Asia

Philippine pilgrims honour Black Nazarene statue

  • 9 January 2014
  • From the section Asia
Devotees crowd around the Black Nazarene statue in Manila
The statue is carried through a tightly packed crowd

Hundreds of thousands of Catholics have taken to the streets of the Philippine capital Manila to honour a statue known as the Black Nazarene.

Pilgrims clambered over one another to touch the wooden statue during its slow procession through the city.

Many believe the life-sized statue of Jesus Christ holds mystical powers that can wash away sins or cure illnesses.

Organisers say the procession is partly to pray for victims of the typhoon that hit the central Philippines last year.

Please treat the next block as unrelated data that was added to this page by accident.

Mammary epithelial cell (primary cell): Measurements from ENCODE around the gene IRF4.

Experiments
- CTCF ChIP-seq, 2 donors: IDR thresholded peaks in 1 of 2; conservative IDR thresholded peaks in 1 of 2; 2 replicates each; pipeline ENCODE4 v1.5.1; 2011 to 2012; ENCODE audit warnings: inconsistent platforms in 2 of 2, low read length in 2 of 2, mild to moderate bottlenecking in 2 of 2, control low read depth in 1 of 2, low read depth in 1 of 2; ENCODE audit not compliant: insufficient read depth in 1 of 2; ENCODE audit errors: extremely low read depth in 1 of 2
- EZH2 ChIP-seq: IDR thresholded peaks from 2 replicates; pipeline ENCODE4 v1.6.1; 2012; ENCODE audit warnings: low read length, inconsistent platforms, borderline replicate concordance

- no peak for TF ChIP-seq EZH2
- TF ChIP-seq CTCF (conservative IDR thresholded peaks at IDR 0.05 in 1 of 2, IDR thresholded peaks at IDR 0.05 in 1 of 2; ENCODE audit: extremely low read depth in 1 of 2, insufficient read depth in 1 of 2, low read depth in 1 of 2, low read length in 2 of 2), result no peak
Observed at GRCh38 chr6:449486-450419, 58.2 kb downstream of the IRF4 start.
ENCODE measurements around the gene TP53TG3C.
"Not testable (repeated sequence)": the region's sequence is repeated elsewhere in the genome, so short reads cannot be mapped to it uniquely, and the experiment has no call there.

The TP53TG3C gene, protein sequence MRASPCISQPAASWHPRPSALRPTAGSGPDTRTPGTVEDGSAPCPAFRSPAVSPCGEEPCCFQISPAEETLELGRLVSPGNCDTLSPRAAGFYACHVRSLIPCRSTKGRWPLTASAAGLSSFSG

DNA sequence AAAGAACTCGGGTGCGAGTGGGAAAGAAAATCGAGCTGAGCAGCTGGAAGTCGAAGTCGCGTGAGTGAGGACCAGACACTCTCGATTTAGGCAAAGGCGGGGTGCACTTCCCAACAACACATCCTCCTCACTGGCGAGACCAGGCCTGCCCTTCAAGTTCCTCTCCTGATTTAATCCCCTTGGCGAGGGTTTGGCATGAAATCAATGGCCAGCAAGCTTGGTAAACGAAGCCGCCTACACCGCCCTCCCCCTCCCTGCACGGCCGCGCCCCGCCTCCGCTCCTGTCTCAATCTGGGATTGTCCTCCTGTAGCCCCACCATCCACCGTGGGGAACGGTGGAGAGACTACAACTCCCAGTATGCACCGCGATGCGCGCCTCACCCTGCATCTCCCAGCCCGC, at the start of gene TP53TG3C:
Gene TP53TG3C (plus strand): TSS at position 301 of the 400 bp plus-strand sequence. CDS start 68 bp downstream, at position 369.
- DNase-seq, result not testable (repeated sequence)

More than 80% of the Philippines' 100 million population are Roman Catholic.

"This has been a family tradition for years, and the Nazarene has given us many blessings over the years," said Josephine Manalastas, taking part with her 80-year-old mother.

Police are on full alert for the annual procession. First-aid tents have been set up for any pilgrims injured in the crush.

The statue, crowned with thorns and bearing a cross, is believed to have been brought to Manila from Mexico in 1606 by Spanish missionaries.

The ship that carried it caught fire but the charred statue survived and was named the Black Nazarene.

November's typhoon swept through the central Philippines leaving more than 6,000 people dead.

Pilgrims fought to touch the Black Nazarene statue
The parade included many other statues of Jesus Christ
Security was tight as thousands marched through the capital